Making Holy Week real holy
Inspired & Blessed

Making Holy Week real holy

Mar 23, 2024, 2:52 AM
Bob Acebedo

Bob Acebedo


Tomorrow is Palm Sunday, and whence we’re into the middle of observing the most sacrosanct time of the year or, so to speak, the “holiness” of Holy Week.

While multitudes of Catholics – no doubt about it – are wont to spend the Holy Week through an out-of-town getaway, frolicking into the beaches and countryside resorts, I can’t avoid re-asking once again: Why do we celebrate the Holy Week? What sense or significance, if at all, can we derive from it? What makes Holy Week really holy?

And again, for me, there’s a need re-telling the answer: Holy Week remembers and celebrates the final week of Jesus’ life on earth, beginning on Palm Sunday, which marks his entry into Jerusalem; then the celebration of his Last Supper and the institution of the Eucharist on Holy Thursday; his passion and death on Good Friday; and finally, his resurrection from the dead on Easter Sunday.

But yet, we ask deeper: Why was it necessary for Christ to die on the cross for our sins? Why couldn’t just God be merciful and simply forgive our sins without Jesus enduring such a cruel and brutal death?

Is the cross a necessary pre-requisite to our redemption? How could we imagine the implications of a “Crossless Christ?” Or of a “Christless Cross?”

Let me attempt my two cents worth. A “Christ without a cross,” or if he didn’t suffer and die on the cross, would imply that there was no redemption – or that perhaps God would have devised other means of saving us. But again, it begs the question: Why precisely did God choose the “cross” for his son to save us? On the other hand, a “cross without a Christ” would but remain to symbolize as a pagan tradition of capital punishment for hardened criminals.

But, why is the cross or why was Christ’s passion necessary?

The apostle Peter, in Acts 2:23, explains to the Jews of Jerusalem in his first sermon on Pentecost: “This Jesus was delivered up according to the definite plan and foreknowledge of God.”

The Catechism of the Catholic Church (CCC) # 601 avers that Christ died for our sins in accordance with the Scriptures:

“The Scriptures had foretold this divine plan of salvation through the putting to death of ‘the righteous one, my Servant’ as a mystery of universal redemption, that is, as the ransom that would free men from the slavery of sin (Is. 53:11-12; John 8:34-36; Acts 3:14). Citing a confession of faith that he himself had ‘received’, St. Paul professes that ‘Christ died for our sins in accordance with the scriptures’ (1 Cor. 14:3; Acts 3:18, 7:52, 13:29, 26:22-23). In particular, Jesus’ redemptive death fulfills Isaiah’s prophecy of the suffering Servant (Is. 53:7-8). Indeed, Jesus himself explained the meaning of his life and death in the light of God’s suffering Servant (Mt. 20:28). After his Resurrection, he gave this interpretation of the Scriptures to the disciples at Emmaus, and then to the apostles (Lk. 24:25-27, 44-45).”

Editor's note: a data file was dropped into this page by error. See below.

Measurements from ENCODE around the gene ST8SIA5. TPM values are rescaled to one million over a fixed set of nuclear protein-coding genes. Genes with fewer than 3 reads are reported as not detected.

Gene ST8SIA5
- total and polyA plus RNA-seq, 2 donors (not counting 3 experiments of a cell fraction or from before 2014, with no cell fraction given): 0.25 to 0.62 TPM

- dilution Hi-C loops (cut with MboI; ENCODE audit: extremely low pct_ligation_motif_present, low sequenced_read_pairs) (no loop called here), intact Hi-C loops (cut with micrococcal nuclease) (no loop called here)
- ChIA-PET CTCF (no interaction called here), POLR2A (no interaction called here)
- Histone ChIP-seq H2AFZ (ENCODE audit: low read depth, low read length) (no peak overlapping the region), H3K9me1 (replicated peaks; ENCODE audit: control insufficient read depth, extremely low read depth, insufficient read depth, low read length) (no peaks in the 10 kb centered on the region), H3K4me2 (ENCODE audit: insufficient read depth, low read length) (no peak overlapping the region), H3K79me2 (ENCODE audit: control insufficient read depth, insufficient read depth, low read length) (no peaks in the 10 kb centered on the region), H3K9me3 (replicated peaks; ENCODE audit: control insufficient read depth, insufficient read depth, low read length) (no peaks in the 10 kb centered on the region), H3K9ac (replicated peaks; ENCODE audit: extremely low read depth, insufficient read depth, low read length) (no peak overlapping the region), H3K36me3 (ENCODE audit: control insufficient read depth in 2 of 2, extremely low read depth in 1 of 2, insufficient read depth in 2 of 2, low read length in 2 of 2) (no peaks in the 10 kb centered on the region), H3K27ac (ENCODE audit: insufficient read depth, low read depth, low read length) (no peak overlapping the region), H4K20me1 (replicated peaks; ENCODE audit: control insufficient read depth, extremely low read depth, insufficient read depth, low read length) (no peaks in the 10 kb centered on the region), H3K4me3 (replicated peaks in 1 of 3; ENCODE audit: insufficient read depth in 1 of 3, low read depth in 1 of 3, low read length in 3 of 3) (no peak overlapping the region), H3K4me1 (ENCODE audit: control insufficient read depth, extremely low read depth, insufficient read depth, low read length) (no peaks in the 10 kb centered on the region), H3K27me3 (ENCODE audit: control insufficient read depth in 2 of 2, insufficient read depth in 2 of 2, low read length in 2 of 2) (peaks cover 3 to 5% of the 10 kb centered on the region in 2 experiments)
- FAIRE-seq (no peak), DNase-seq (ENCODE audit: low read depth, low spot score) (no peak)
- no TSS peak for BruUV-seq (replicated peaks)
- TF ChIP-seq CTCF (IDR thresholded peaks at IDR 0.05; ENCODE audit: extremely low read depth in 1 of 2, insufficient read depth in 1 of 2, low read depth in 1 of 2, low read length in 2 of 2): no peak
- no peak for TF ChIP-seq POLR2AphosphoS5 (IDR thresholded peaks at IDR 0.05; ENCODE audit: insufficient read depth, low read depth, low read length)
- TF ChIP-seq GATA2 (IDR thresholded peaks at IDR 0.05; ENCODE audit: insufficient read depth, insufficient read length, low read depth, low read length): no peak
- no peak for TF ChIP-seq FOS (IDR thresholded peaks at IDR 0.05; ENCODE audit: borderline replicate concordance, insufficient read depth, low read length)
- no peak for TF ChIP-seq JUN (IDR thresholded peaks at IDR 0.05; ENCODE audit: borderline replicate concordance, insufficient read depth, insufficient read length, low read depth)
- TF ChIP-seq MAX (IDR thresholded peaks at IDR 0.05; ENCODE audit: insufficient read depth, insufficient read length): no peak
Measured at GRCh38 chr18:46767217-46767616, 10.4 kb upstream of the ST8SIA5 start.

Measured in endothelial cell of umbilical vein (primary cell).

Furthermore, Christ’s death is “unique”: it completes and surpasses all other sacrifices (CCC #614). Hebrews 10:10 rightly says: “Now, by this will of God, we are sanctified at once by the sacrifice of the body of Christ Jesus.”

But still, from our ordinary understanding, what sense does it make for a loving and merciful God to will or allow a brutal and torturous death of his son in order to save us?

The answer lies in the two attributes of God as both “loving” and “just.” God is perfectly loving, and he is also perfectly just. God’s love requires his justice, and so also the other way around.

God’s overwhelming love (John 3:16) is manifested in his encompassing desire or plan to save us and be with him in heaven. On the other hand, God’s justice requires that due reparation is made in order for us to be saved. But we will never fully feel the love of God unless we realize the seriousness of our sins and justice of the punishment we are due. 

If God was not just, there would be no need for his son to suffer and die. If God was not loving, there would be no willingness for his son to suffer and die. But God is both just and loving – and therefore his love is willing to satisfy the needs of his justice.

Fittingly, therefore, because God is both loving and just, Christ paid the highest price possible to give us the greatest gift possible, that is eternal life. 

Now, what about those Holy Week traditions – do they ever make us holier than not?

Lingayen-Dagupan Archbishop Socrates B. Villegas, in his social media post, has this profound take:

“Holy Week is not what men and women do to make these days holy. It is not about what Catholics must do, nor is it about religious traditions and pious practices done to “feel good” after.

“Fasting is good, but without malasakit (concern) for others, it is nothing. Prayer is good, but without remembering others and laying aside personal comfort, it is just an ego trip. Helping the poor and giving alms are good, but if you do it for show or to get a “feel good” reward later, it is just a noisy bell.

“Holy Week practices evolve with time. For 2,000 years now, only one tradition has remained – the Christian tradition of Love. It is really not just about tradition. The first Christians were known to be the most loving of all. Love is our identity. This week is holy because of LOVE. Love alone can make us holy.”

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